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‘Where’s my Roy Cohn?’ Furious Trump ordered lawyer to make Sessions ‘protect’ him from Russia probe

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Donald Trump (Photo: Gage Skidmore/Flickr)

President Donald Trump pulled out all the stops last year when Attorney General Jeff Sessions recused himself from anything dealing with the Russia investigation.

A report from the New York Times cited two sources that revealed the president told his lawyers they had to stop Sessions from recusing himself. In wake of the announcement from Sessions, the president was reportedly irate and considering ways he could get rid of Sessions.

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White House counsel Don McGahn took over the responsibility and talked to Sessions about staying involved in the investigation. It didn’t work. White House aides confirmed that Trump blew up at McGhan, saying, that “he needed his attorney general to protect him.”

Trump then demanded, “Where’s my Roy Cohn?” His personal lawyer and notorious “Trump fixer,” who also has a history as a red-baiting lawyer who worked for Sen. Joe McCarthy in the 1950s.

Mueller’s investigators did know about the White House incident and the “lobbying” of Sessions.

The report also revealed that just four days prior to former FBI Director James Comey being fired, one of Sessions’ aides asked a congressional staffer whether there was damaging information about Comey that existed. It was assumed that this request was in efforts to find evidence that could undermine Comey.

It is unknown whether special counsel Robert Mueller’s investigators are privy to the White House request of the congressional aides. However, they certainly are now.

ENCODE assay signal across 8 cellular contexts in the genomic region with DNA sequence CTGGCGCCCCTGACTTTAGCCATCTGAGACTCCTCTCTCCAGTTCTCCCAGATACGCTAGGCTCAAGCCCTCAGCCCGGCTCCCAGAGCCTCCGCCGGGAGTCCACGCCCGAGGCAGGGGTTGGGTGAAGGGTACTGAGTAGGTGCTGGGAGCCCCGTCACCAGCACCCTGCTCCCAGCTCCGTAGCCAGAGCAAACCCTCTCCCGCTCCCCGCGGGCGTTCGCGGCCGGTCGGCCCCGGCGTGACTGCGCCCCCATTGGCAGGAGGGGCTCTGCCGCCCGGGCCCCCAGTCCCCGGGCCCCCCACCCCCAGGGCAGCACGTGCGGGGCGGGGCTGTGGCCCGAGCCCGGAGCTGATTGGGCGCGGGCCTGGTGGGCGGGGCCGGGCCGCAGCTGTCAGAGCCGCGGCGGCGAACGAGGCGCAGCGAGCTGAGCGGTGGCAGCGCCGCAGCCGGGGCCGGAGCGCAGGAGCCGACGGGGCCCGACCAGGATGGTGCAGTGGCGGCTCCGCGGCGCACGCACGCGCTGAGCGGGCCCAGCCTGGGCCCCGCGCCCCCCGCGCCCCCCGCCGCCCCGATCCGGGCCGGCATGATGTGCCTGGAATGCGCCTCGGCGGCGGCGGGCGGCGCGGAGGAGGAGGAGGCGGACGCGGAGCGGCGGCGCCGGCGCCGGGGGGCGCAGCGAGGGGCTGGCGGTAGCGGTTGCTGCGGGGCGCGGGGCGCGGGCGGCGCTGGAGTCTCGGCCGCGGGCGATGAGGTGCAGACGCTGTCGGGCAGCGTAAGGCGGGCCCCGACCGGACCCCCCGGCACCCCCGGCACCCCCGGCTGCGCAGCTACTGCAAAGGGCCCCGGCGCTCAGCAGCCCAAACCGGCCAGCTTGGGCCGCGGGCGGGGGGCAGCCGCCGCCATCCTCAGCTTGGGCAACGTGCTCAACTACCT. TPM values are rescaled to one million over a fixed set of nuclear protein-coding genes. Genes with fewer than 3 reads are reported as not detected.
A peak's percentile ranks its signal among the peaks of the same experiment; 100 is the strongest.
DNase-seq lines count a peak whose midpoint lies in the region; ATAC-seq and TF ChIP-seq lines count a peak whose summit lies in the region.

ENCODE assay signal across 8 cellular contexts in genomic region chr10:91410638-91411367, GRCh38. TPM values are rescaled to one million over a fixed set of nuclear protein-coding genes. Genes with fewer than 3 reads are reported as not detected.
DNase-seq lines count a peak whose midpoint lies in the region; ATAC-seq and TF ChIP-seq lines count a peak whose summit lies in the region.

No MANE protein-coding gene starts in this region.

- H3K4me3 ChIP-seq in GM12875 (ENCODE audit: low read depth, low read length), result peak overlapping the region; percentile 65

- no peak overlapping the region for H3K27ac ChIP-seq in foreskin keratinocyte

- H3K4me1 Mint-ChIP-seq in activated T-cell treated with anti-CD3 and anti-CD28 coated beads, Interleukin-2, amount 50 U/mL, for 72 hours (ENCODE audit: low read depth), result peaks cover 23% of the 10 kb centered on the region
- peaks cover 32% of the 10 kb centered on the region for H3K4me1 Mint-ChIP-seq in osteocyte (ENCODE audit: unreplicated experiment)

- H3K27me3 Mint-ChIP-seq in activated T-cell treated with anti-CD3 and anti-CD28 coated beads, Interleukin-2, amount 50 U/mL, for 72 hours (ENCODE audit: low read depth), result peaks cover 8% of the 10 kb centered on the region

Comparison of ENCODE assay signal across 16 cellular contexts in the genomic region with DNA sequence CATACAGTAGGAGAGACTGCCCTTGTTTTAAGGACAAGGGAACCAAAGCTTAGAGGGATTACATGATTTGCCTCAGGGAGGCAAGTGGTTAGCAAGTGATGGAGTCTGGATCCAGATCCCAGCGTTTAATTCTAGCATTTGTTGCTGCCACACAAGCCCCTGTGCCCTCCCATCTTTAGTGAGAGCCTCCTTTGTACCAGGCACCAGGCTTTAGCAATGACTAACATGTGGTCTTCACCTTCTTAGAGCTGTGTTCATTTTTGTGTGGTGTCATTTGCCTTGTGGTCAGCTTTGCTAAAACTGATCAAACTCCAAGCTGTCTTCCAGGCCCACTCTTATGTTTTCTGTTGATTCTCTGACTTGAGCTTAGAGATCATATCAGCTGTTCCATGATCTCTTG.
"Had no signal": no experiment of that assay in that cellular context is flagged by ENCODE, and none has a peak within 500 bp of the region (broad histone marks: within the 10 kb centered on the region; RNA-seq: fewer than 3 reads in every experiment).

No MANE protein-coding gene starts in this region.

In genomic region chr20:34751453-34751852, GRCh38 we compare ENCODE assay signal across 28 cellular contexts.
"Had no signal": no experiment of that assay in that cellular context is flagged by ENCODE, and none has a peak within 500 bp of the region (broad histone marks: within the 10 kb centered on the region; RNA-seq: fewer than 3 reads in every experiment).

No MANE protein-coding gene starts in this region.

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Mueller has received handwritten notes from former chief of staff Reince Priebus that showed Trump had called Comey to urge the former director to say publicly that the FBI wasn’t investigating him. The fear over Trump’s determination to fire Comey prompted one White House lawyer to lie to the president to try to prevent the firing.

Veteran Justice Department lawyer Uttam Dhillon assigned a staffer to look into whether Comey could be fired and the lawyer determined the FBI was the same as any other staffer in the government. Dhillon reportedly told Trump that a reason would be needed


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2020 Election

‘Trump will use every tool to cheat’: Dems prepare for Trump refusing to leave the White House

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Democrats say they are taking President Donald Trump's refusal to guarantee a peaceful transition of power very seriously.

In interviews with Politico, Democratic operatives and politicians say they are preparing legal and political strategies to stop the president from trying to steal the 2020 election even if vote counts show that he's been decisively defeated.

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Experts: Lawsuit heading to Supreme Court would lead to ‘massive’ transfer of wealth from middle-class to richest Americans

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The Republican lawsuit that seeks to strike down the Affordable Care Act would save the richest one-tenth of 1 percent of Americans an average of $198,000 per year, according to an analysis by the Center on Budget and Policy Priorities.

The case, which was initiated by 18 state attorneys general and backed by the Trump administration, is scheduled to be heard by the Supreme Court a week after the November election. A Texas judge ruled in 2018 that the entire Obamacare law was unconstitutional, after the Republican-led Congress eliminated the individual mandate penalty in its 2017 tax bill and an appeals court then sent the case back for the judge to decide whether the entire law needed to be struck down.

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2020 Election

Why is the Trump campaign sending rent checks to a mysterious Long Island PO box?

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President Donald Trump has charged his own campaign hundreds of thousands of dollars in rent for offices in Trump Tower for more than five years. But the campaign doesn't always send its rent to Trump Tower. In fact, most of the checks have gone to a post office box in Hicksville, New York, a suburban community on Long Island. It's not clear why, or who is receiving those checks. But experts say that the address may be of interest to Manhattan District Attorney Cy Vance, who in a court filing earlier this week made his clearest statements yet about the scope and focus of his criminal investigation into President Trump's finances.
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